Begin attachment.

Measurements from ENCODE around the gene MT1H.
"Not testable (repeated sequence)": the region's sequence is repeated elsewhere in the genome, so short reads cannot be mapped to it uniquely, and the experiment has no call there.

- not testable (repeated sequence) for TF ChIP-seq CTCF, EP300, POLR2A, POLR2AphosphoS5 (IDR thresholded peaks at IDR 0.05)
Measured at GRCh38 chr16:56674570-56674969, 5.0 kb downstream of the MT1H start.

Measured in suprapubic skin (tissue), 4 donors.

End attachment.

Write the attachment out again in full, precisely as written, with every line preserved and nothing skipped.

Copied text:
Measurements from ENCODE around the gene MT1H.
"Not testable (repeated sequence)": the region's sequence is repeated elsewhere in the genome, so short reads cannot be mapped to it uniquely, and the experiment has no call there.

- not testable (repeated sequence) for TF ChIP-seq CTCF, EP300, POLR2A, POLR2AphosphoS5 (IDR thresholded peaks at IDR 0.05)
Measured at GRCh38 chr16:56674570-56674969, 5.0 kb downstream of the MT1H start.

Measured in suprapubic skin (tissue), 4 donors.